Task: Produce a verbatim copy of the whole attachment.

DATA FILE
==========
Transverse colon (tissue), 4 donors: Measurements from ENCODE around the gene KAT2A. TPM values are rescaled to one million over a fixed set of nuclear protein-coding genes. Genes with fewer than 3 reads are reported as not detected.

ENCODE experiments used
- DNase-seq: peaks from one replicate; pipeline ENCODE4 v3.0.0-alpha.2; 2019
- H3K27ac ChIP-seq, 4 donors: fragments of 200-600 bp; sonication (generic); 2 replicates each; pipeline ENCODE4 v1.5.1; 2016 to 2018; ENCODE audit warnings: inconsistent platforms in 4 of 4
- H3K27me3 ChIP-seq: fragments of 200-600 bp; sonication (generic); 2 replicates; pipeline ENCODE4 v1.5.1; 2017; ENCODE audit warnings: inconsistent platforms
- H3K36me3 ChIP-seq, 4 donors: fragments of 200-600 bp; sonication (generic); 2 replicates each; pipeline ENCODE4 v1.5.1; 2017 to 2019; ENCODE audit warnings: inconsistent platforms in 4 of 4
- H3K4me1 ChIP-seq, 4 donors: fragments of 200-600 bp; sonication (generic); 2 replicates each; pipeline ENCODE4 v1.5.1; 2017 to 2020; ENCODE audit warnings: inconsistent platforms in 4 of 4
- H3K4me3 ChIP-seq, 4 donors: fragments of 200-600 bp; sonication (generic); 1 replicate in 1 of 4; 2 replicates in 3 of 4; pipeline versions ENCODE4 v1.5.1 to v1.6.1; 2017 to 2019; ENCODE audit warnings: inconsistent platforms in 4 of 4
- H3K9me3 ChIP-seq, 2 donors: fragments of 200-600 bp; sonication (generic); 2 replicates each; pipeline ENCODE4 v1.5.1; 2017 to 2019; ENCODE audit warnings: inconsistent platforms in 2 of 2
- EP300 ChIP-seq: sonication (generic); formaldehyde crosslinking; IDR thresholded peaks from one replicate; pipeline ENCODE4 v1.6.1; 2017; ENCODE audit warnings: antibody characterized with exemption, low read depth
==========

Transverse colon (tissue), 4 donors: Measurements from ENCODE around the gene KAT2A. TPM values are rescaled to one million over a fixed set of nuclear protein-coding genes. Genes with fewer than 3 reads are reported as not detected.

ENCODE experiments used
- DNase-seq: peaks from one replicate; pipeline ENCODE4 v3.0.0-alpha.2; 2019
- H3K27ac ChIP-seq, 4 donors: fragments of 200-600 bp; sonication (generic); 2 replicates each; pipeline ENCODE4 v1.5.1; 2016 to 2018; ENCODE audit warnings: inconsistent platforms in 4 of 4
- H3K27me3 ChIP-seq: fragments of 200-600 bp; sonication (generic); 2 replicates; pipeline ENCODE4 v1.5.1; 2017; ENCODE audit warnings: inconsistent platforms
- H3K36me3 ChIP-seq, 4 donors: fragments of 200-600 bp; sonication (generic); 2 replicates each; pipeline ENCODE4 v1.5.1; 2017 to 2019; ENCODE audit warnings: inconsistent platforms in 4 of 4
- H3K4me1 ChIP-seq, 4 donors: fragments of 200-600 bp; sonication (generic); 2 replicates each; pipeline ENCODE4 v1.5.1; 2017 to 2020; ENCODE audit warnings: inconsistent platforms in 4 of 4
- H3K4me3 ChIP-seq, 4 donors: fragments of 200-600 bp; sonication (generic); 1 replicate in 1 of 4; 2 replicates in 3 of 4; pipeline versions ENCODE4 v1.5.1 to v1.6.1; 2017 to 2019; ENCODE audit warnings: inconsistent platforms in 4 of 4
- H3K9me3 ChIP-seq, 2 donors: fragments of 200-600 bp; sonication (generic); 2 replicates each; pipeline ENCODE4 v1.5.1; 2017 to 2019; ENCODE audit warnings: inconsistent platforms in 2 of 2
- EP300 ChIP-seq: sonication (generic); formaldehyde crosslinking; IDR thresholded peaks from one replicate; pipeline ENCODE4 v1.6.1; 2017; ENCODE audit warnings: antibody characterized with exemption, low read depth